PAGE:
wlan components
WLAN Components
  • Each network device must have a wireless network interface card installed
  • Wireless NICs are available in a variety of formats:
    • Type II PC card – Mini PCI
    • CompactFlash (CF) card – USB device
    • USB stick

Security+ Guide to Network Security Fundamentals, 2e

wlan components continued
WLAN Components (continued)
  • An access point (AP) consists of three major parts:
    • An antenna and a radio transmitter/receiver to send and receive signals
    • An RJ-45 wired network interface that allows it to connect by cable to a standard wired network
    • Special bridging software

Security+ Guide to Network Security Fundamentals, 2e

basic wlan security
Basic WLAN Security
  • Two areas:
    • Basic WLAN security
    • Enterprise WLAN security
  • Basic WLAN security uses two new wireless tools and one tool from the wired world:
    • Service Set Identifier (SSID) beaconing
    • MAC address filtering
    • Wired Equivalent Privacy (WEP)

Security+ Guide to Network Security Fundamentals, 2e

service set identifier ssid beaconing
Service Set Identifier (SSID) Beaconing
  • A service set is a technical term used to describe a WLAN network
  • Three types of service sets:
    • Independent Basic Service Set (IBSS)
    • Basic Service Set (BSS)
    • Extended Service Set (ESS)
  • Each WLAN is given a unique SSID

Security+ Guide to Network Security Fundamentals, 2e

mac address filtering
MAC Address Filtering
  • Another way to harden a WLAN is to filter MAC addresses
  • The MAC address of approved wireless devices is entered on the AP
  • A MAC address can be spoofed
  • When wireless device and AP first exchange packets, the MAC address of the wireless device is sent in plaintext, allowing an attacker with a sniffer to see the MAC address of an approved device

Security+ Guide to Network Security Fundamentals, 2e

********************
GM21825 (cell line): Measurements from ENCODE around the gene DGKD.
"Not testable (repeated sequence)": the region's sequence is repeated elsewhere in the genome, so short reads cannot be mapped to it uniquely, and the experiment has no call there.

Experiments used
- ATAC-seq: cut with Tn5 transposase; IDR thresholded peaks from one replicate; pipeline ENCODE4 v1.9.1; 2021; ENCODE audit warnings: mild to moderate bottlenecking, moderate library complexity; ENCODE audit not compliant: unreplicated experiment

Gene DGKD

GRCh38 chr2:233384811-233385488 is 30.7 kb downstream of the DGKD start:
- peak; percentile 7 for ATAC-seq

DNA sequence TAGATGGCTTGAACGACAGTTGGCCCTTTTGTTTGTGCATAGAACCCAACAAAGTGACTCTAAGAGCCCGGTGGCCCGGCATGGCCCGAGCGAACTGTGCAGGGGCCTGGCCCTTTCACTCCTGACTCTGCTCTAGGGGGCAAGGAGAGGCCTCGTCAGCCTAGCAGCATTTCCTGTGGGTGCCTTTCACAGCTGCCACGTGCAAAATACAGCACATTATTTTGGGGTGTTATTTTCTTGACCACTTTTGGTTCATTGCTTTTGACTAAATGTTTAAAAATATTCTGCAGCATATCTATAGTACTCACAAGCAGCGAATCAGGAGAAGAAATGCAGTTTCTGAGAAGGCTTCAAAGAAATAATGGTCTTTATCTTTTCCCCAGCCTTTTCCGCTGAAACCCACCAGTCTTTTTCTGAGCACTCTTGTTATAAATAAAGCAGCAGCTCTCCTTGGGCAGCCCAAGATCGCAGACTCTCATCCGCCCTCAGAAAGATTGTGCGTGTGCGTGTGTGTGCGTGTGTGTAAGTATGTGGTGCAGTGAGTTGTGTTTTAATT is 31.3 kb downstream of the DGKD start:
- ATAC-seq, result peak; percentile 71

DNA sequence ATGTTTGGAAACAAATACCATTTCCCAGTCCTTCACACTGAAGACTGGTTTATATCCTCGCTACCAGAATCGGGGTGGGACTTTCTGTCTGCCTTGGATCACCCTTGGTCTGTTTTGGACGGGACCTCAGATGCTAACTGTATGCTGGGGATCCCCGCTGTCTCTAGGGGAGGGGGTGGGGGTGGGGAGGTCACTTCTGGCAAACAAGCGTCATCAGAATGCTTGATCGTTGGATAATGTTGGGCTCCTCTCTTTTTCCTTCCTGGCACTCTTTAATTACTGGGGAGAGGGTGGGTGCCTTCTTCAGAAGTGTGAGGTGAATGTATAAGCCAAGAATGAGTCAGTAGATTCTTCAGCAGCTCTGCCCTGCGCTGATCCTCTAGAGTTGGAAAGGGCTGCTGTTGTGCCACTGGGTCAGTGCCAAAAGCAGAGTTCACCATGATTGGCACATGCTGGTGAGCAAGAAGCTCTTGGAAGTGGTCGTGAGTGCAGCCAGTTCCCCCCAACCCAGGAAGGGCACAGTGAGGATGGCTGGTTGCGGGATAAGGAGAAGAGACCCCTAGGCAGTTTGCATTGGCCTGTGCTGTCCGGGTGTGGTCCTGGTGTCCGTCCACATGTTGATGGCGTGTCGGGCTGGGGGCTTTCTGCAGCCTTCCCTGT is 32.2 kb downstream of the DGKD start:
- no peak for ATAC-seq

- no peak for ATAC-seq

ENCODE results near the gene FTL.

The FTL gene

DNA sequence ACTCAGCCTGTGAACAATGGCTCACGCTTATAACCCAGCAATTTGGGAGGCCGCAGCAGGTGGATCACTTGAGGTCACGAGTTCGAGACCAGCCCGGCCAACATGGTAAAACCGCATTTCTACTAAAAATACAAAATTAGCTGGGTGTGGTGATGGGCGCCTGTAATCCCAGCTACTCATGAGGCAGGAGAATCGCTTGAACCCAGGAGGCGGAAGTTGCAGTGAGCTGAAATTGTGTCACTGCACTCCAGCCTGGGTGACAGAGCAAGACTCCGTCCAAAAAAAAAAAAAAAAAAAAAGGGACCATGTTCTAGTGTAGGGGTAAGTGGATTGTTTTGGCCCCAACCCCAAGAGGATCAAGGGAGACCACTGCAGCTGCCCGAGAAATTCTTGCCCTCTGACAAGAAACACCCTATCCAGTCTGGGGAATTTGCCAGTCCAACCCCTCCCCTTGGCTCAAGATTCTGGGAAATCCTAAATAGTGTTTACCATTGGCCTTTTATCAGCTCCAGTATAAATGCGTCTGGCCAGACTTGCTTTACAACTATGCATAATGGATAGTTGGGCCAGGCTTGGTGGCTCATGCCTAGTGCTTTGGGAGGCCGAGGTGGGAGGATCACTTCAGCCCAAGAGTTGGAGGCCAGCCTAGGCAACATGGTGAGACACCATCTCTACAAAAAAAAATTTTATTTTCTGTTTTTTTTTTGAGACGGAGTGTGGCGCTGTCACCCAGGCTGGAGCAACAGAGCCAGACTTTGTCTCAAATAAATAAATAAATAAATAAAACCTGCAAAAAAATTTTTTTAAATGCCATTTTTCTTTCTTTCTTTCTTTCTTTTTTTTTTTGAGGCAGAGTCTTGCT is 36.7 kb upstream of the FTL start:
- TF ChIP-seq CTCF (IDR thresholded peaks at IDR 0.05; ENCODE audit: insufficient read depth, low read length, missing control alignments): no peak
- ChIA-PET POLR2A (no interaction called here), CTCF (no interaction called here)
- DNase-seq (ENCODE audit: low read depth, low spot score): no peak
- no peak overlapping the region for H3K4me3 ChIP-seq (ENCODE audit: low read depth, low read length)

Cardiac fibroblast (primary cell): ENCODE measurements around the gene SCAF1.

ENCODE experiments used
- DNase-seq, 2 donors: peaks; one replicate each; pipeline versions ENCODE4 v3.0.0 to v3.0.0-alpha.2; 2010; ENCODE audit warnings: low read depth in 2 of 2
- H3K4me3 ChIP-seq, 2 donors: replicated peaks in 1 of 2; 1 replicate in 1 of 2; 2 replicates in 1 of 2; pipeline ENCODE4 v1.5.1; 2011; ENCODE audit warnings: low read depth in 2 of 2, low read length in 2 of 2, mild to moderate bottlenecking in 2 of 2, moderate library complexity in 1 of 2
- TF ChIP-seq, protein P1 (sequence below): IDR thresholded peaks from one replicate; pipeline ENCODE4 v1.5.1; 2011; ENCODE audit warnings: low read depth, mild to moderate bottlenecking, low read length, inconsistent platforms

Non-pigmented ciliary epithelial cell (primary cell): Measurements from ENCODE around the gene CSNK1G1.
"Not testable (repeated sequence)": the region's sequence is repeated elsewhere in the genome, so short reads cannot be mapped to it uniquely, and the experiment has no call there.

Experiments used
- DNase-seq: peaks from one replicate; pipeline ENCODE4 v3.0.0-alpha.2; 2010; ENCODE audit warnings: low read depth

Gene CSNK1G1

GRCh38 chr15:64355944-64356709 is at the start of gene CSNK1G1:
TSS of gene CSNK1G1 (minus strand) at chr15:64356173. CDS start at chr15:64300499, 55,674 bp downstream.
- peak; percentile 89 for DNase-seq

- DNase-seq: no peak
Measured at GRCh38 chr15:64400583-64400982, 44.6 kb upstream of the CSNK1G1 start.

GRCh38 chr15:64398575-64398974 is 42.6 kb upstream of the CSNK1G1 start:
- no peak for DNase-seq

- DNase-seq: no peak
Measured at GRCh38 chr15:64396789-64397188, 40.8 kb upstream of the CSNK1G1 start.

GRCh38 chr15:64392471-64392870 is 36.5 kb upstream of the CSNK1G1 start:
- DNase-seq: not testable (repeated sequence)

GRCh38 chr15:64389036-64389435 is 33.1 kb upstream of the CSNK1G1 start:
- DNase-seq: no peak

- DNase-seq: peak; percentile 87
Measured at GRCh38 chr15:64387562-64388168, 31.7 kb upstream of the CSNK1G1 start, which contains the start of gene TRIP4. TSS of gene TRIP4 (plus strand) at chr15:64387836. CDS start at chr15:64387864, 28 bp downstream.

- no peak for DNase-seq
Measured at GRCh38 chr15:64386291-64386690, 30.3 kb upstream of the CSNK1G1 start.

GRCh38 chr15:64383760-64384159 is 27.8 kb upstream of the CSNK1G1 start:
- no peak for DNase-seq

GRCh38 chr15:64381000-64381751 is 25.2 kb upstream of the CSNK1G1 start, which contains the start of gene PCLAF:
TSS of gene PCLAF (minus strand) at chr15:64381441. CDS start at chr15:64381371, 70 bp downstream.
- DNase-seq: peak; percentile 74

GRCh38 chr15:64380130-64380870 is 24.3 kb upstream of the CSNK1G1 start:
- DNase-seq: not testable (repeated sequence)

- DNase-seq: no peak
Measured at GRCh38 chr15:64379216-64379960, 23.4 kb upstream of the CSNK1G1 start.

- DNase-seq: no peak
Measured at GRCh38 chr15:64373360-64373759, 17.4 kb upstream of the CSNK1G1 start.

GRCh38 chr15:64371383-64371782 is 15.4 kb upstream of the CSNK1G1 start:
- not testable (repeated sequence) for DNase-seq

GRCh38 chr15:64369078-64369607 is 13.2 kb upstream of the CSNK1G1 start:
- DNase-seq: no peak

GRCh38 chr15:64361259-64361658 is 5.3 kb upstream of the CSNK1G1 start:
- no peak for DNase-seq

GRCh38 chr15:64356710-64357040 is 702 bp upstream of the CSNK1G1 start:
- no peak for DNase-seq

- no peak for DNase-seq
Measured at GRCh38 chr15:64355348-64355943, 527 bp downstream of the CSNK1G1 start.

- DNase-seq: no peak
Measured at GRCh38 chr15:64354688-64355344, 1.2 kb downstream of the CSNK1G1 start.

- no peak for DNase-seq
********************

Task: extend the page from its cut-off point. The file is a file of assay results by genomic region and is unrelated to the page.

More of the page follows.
wired equivalent privacy wep
Wired Equivalent Privacy (WEP)
  • Optional configuration for WLANs that encrypts packets during transmission to prevent attackers from viewing their contents
  • Uses shared keys―the same key for encryption and decryption must be installed on the AP, as well as each wireless device
  • A serious vulnerability in WEP is that the IV is not properly implemented
  • Every time a packet is encrypted it should be given a unique IV

Security+ Guide to Network Security Fundamentals, 2e

wired equivalent privacy wep continued
Wired Equivalent Privacy (WEP) (continued)

Security+ Guide to Network Security Fundamentals, 2e

untrusted network
Untrusted Network
  • The basic WLAN security of SSID beaconing, MAC address filtering, and WEP encryption is not secure enough for an organization to use
  • One approach to securing a WLAN is to treat it as an untrusted and unsecure network
  • Requires that the WLAN be placed outside the secure perimeter of the trusted network

Security+ Guide to Network Security Fundamentals, 2e

untrusted network continued
Untrusted Network (continued)

Security+ Guide to Network Security Fundamentals, 2e

trusted network
Trusted Network
  • It is still possible to provide security for a WLAN and treat it as a trusted network
  • Wi-Fi Protected Access (WPA) was crafted by the WECA in 2002 as an interim solution until a permanent wireless security standard could be implemented
  • Has two components:
    • WPA encryption
    • WPA access control

Security+ Guide to Network Security Fundamentals, 2e

trusted network continued
Trusted Network (continued)
  • WPA encryption addresses the weaknesses of WEP by using the Temporal Key Integrity Protocol (TKIP)
  • TKIP mixes keys on a per-packet basis to improve security
  • Although WPA provides enhanced security, the IEEE 80211i solution is even more secure
  • 80211i is expected to be released sometime in 2004

Security+ Guide to Network Security Fundamentals, 2e

summary
Summary
  • The FTP protocol has several security vulnerabilities—it does not natively use encryption and is vulnerable to man-in-the-middle attacks
  • FTP can be hardened by using secure FTP (which encrypts using SSL)
  • Protecting remote access transmissions is particularly important in today’s environment as more users turn to the Internet as the infrastructure for accessing protected information

Security+ Guide to Network Security Fundamentals, 2e

summary continued
Summary (continued)
  • Authenticating a transmission to ensure it came from the sender can provide increased security for remote access users
  • SSH is a UNIX-based command interface and protocol for securely accessing a remote computer
  • A directory service is a database stored on the network itself and contains all the information about users and network devices
  • Digital cellular telephony provides various features to operate on a wireless digital cellular device
  • WLANs have a dramatic impact on user access to data

Security+ Guide to Network Security Fundamentals, 2e